“It never hurts to be the only Nuclear Engineer from MIT in the room!”
I knew I was going to declare Course 22 before I ever even stepped foot on campus (in fact, the #1 ranked Nuclear Science and Engineering program was the primary reason I ended up at MIT) – my interest in nuclear science was first piqued by a physics class I had taken early in high school and since then I had been fascinated with exploring the world of alternative energy specifically as it related to nuclear power as a potential long-term solution to the energy crisis and the economic and social policies that affected it. I realized after I came to MIT that I was one of a select few freshmen who had already decided to do Course 22 from day one, but I also have a unique view on the department as I ended up being one of its few graduates that entered a career not even remotely tied to the major – I joined Wall Street as an investment banking analyst immediately after graduation and have since moved on to the buy-side in private equity, an industry I plan to be in for the foreseeable future.
I decided midway through my junior year that while I found the field of nuclear science to be intellectually stimulating, I would pursue a career in finance. However, the thought of dropping Course 22 as my major never entered my mind and if I had to describe my reasoning in one word, it would be: community. In the professional world, an MIT degree opens a lot of doors even those that are not directly associated with the major. The purpose of four years at MIT then is to maximize the experience, whether it is to learn, to be a part of exciting and ground-breaking research, to build networks and friendships, or to be an integral part of a group, and in all of these respects, NSE accomplished that for me.
The depth and breadth of the classes that I took as a part of my degree introduced me to a diverse range of scientific and engineering concepts. The department accommodated UROP programs to indulge my curiosity in both fission (on a Gas-Cooled Fast Reactor project) and fusion (at MIT’s Plasma Science and Fusion Center) research, and unfettered access to faculty who personally know, and are invested in, the undergraduate body satisfied my desire for individual and hands-on learning. Having a small undergraduate body also meant going through core classes with the same group of peers, which in turn fostered a collaborative atmosphere and helped build a tremendous support network. One of my favorite academic memories was being in 22.033 (that’s the senior design project class, to the uninitiated), where the whole class teams up to apply all that we learned to-date to a practical problem in nuclear applications over the course of a semester. Working as a group with the same people you have spent the last two-plus years in classes with and using the knowledge you have acquired over that period of time to solve a real-world challenge ranks right up there as one of the most satisfying academic experiences in my life.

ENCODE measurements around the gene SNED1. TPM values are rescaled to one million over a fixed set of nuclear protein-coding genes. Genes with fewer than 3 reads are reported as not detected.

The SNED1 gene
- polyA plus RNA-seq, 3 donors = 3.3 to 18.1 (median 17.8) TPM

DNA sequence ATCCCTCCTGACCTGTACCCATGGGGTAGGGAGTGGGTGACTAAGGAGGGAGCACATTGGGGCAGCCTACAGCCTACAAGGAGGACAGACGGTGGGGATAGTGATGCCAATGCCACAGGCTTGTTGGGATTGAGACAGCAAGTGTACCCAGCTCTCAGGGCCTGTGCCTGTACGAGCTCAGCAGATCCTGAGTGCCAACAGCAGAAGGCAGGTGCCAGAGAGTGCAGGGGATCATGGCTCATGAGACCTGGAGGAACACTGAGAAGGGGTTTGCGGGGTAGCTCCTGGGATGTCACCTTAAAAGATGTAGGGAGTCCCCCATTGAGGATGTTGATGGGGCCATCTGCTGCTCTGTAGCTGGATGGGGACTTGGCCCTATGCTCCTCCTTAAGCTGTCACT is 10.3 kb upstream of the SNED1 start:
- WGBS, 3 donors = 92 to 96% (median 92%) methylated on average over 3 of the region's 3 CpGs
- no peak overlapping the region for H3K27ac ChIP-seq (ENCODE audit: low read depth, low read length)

In terms of non-academic student life, due to its size compared to other departments at MIT, NSE cultivates a very familial environment. Participating or mentoring in the Discover Nuclear Science and Engineering (DNSE) pre-orientation program, attending NSE barbeques, study breaks and end-of-semester banquets, or playing intra-mural sports on the department’s teams all provide golden opportunities to interact and form relationships with not only other undergraduates but with the department’s faculty, staff and graduate students, who are friendly and accessible and can be valuable resources both during and after MIT.
And finally, if you do end up entering the business world as I have, trust me that it never hurts to be the only Nuclear Engineer from MIT in the room!